The new proposal further expanded the original by providing that the Company could exercise all of its reserved rights without advising the Union of any such proposed action, change or modification, and exempted the Company from any requirement to negotiate over the decision, or its effects on employees except as altered by the Agreement. The substituted proposal no longer contained a clause expressly excluding the Company's decisions from the grievance and arbitration procedure.


This proposal gave the Company the absolute right to subcontract work, assign it to supervisors, abolish jobs, and transfer, discontinue or assign any or all of its operations. It also required the Union to relinquish the employees' statutory right to notice and bargaining over such actions and their effects. Finally, the grievance and arbitration procedure was largely illusory because actions taken under this clause were subject to that procedure only if the right was limited by express contractual provision, and there was no such limitation.



The Company proposed a "zipper" clause under which "the parties [waived the] right to bargain during the life of the agreement regarding any subject or any matter referred to or covered in the agreement or any other subject matter which could be considered mandatory or permissive subject of bargaining under existing law." The Union offered to agree to the clause if the latter portion waiving the right to bargain over any other mandatory or permissive bargaining subject was deleted. The Company refused.



The Company proposed a no strike clause that prohibited both the Union and employees from calling, encouraging, ratifying, participating in or engaging in any primary or sympathy strike, slow down, boycott, picketing or any other work interruption for any reason, including but not limited to alleged or actual unfair labor practices, alleged or actual unfair employment practices under any anti-discrimination law, alleged or actual breaches of contract, and showing support or sympathy for other employees or Union or their activities. The Union, although conceding that any contract would contain a no-strike clause, objected to waiving employees' right to strike over unfair labor practices or unfair employment practices. The Company declined to change the proposal. This extremely broad "no strike" clause clearly prohibited any strike for any reason.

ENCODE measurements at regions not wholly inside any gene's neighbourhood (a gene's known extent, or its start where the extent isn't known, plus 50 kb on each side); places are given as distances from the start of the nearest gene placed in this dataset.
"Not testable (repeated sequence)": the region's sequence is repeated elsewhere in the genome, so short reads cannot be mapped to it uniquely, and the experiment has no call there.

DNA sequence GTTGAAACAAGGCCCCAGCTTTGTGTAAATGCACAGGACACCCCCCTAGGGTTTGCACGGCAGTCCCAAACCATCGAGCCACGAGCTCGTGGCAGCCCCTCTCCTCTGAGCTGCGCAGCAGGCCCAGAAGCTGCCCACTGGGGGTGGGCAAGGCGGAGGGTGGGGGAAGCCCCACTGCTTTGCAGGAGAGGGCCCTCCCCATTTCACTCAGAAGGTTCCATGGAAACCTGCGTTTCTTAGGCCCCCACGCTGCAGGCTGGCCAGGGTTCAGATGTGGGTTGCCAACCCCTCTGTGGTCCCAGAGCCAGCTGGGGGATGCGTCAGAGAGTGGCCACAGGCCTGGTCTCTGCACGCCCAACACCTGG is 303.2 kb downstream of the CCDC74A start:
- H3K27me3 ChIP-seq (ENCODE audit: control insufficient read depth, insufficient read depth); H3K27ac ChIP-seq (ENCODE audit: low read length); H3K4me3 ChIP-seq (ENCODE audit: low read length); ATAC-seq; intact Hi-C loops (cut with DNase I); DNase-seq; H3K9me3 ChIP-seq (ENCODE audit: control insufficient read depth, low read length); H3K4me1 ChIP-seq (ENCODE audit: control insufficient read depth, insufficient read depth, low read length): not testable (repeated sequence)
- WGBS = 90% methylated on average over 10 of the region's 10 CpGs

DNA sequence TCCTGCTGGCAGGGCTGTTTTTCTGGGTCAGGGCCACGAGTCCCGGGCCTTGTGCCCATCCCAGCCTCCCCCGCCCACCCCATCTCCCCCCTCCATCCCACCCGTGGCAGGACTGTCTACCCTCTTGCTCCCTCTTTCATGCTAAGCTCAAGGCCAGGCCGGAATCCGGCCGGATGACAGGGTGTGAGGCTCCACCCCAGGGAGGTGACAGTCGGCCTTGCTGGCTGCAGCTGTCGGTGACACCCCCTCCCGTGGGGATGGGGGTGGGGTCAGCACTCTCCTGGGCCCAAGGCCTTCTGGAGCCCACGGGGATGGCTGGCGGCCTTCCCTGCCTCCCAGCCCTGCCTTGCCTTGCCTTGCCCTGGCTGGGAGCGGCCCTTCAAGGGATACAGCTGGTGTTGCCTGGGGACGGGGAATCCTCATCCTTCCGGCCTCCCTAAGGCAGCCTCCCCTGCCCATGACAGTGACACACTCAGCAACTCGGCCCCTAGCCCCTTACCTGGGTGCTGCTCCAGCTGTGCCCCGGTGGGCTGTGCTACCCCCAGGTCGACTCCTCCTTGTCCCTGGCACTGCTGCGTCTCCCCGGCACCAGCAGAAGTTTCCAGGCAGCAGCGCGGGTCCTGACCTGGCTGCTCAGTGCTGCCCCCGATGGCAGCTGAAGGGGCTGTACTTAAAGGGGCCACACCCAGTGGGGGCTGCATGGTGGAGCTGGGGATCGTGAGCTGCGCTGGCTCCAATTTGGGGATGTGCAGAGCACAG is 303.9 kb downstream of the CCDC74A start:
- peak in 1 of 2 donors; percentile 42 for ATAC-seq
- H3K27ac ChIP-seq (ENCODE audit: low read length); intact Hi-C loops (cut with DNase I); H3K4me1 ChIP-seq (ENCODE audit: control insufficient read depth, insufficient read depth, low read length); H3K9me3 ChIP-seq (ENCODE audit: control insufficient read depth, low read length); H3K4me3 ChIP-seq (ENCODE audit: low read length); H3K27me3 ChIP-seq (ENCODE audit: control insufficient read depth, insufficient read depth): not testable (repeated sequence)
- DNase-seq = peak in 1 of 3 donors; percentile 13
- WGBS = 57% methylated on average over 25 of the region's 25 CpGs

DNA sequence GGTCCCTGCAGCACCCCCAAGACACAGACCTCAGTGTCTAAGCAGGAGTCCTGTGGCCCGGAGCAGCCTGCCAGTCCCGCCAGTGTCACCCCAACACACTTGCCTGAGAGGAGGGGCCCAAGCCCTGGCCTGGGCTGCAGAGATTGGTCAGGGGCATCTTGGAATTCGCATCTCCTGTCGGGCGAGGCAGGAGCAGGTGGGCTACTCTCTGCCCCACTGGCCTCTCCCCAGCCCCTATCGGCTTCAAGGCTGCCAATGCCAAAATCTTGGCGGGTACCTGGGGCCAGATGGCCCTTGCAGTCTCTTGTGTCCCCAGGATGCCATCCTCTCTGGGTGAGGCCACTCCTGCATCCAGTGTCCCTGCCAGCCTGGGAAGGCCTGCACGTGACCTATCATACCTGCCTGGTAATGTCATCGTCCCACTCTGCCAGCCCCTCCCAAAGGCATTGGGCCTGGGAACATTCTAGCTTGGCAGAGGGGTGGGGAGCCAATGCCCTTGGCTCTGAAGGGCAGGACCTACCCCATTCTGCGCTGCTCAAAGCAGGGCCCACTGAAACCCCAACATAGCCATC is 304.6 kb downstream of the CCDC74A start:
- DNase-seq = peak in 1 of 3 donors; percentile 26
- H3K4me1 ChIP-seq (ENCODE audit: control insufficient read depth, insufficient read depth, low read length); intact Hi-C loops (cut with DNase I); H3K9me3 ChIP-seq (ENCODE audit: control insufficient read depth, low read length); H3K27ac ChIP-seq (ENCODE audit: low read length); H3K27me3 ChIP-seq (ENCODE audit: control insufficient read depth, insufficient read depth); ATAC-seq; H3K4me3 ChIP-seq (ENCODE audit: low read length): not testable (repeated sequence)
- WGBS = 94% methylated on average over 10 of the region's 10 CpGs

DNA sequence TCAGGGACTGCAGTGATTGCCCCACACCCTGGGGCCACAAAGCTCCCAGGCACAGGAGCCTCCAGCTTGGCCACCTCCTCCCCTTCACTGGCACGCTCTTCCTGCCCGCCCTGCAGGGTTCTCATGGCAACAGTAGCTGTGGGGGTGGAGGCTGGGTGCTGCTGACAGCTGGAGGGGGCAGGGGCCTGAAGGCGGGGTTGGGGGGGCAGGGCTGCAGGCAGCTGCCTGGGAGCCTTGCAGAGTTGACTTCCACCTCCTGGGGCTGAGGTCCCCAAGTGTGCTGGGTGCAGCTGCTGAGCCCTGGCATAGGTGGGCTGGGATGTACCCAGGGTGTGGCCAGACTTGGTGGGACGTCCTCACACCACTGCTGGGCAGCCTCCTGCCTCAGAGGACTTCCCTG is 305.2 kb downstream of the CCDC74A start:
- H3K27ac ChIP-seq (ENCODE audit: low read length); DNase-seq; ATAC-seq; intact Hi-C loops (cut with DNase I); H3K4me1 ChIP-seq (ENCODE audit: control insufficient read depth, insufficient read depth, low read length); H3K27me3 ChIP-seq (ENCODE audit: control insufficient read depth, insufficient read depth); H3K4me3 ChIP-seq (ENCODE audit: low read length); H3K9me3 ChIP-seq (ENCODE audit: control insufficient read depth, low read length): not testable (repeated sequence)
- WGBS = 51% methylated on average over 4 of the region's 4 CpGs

The Union proposed that the Company have the right to discipline an employee for any just or sufficient cause. The Company, citing meritless discrimination charges filed against it, refused the proposal because it would subject all of the discipline and discharge actions to grievance-arbitration. This is a common non-controversial clause. When considered with the rights expressly reserved in the management rights Clause, to suspend, reprimand, discharge, or otherwise discipline employees, the Company retained unfettered control over discharges and discipline.



With respect to layoff and recall, the Company proposed that the layoff of employees would be at the Company's sole discretion. Company-wide seniority would be considered but not controlling. Selection for layoff would not be the subject of grievance or arbitration. Recall from layoff was to be at the discretion of the Company and it was not required to consider seniority. The Company insisted on the clause as presented because it wanted to make the decisions on the basis of productivity and not seniority and not make the ability question subject to grievance and arbitration.


This clause gave the Company absolute control over the selection of employees for layoff and recall and freed it from its statutory obligation to bargain over these subjects.



The Union proposed a dues check-off clause which the Company rejected as being nothing more than a Union security device and because it made employees' earnings appear lower.



The Union proposed a non-discrimination clause. The Company rejected this proposal saying that it merely restated existing law. Further, the Company considered the Union trigger-happy about filing complaints and did not want such complaints to be arbitrable.


The Union finally proposed a "swap off." The Union would agree to some type of management rights, no strike and zipper clauses if the Company would agree to a just cause for discipline and discharge provision, and seniority for layoff and recall provision. The Company refused.


Deciding when a party has reached the "point when hard bargaining ends and obstructionist intransigence begins," NLRB v. Big Three Industries, 497 F.2d 43, 47 (5th Cir.1974), is "an inescapably elusive inquiry." Id. at 46. But it is clear from our extended recital of the proposals made over a ten-month period that the Company insisted on unilateral control over virtually all significant terms and conditions of employment, including discharge, discipline, layoff, recall, subcontracting and assignment of unit work to supervisors.